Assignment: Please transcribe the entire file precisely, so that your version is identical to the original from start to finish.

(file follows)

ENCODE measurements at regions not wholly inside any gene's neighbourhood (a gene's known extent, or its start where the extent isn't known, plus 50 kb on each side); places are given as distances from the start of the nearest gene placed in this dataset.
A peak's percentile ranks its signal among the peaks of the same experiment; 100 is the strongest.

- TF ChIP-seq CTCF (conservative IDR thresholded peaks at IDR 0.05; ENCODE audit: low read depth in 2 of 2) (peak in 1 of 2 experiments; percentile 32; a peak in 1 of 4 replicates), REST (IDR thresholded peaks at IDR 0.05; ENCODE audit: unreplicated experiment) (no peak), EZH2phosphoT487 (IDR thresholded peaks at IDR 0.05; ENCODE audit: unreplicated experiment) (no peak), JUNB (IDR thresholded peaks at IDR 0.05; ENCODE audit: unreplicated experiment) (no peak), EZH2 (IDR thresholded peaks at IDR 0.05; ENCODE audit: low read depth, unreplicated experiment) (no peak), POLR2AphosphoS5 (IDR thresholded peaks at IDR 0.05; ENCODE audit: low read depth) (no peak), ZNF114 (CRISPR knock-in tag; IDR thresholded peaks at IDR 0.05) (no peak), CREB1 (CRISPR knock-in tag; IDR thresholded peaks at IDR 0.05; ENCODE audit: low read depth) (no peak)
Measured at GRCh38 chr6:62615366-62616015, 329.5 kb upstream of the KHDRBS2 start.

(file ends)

ENCODE measurements at regions not wholly inside any gene's neighbourhood (a gene's known extent, or its start where the extent isn't known, plus 50 kb on each side); places are given as distances from the start of the nearest gene placed in this dataset.
A peak's percentile ranks its signal among the peaks of the same experiment; 100 is the strongest.

- TF ChIP-seq CTCF (conservative IDR thresholded peaks at IDR 0.05; ENCODE audit: low read depth in 2 of 2) (peak in 1 of 2 experiments; percentile 32; a peak in 1 of 4 replicates), REST (IDR thresholded peaks at IDR 0.05; ENCODE audit: unreplicated experiment) (no peak), EZH2phosphoT487 (IDR thresholded peaks at IDR 0.05; ENCODE audit: unreplicated experiment) (no peak), JUNB (IDR thresholded peaks at IDR 0.05; ENCODE audit: unreplicated experiment) (no peak), EZH2 (IDR thresholded peaks at IDR 0.05; ENCODE audit: low read depth, unreplicated experiment) (no peak), POLR2AphosphoS5 (IDR thresholded peaks at IDR 0.05; ENCODE audit: low read depth) (no peak), ZNF114 (CRISPR knock-in tag; IDR thresholded peaks at IDR 0.05) (no peak), CREB1 (CRISPR knock-in tag; IDR thresholded peaks at IDR 0.05; ENCODE audit: low read depth) (no peak)
Measured at GRCh38 chr6:62615366-62616015, 329.5 kb upstream of the KHDRBS2 start.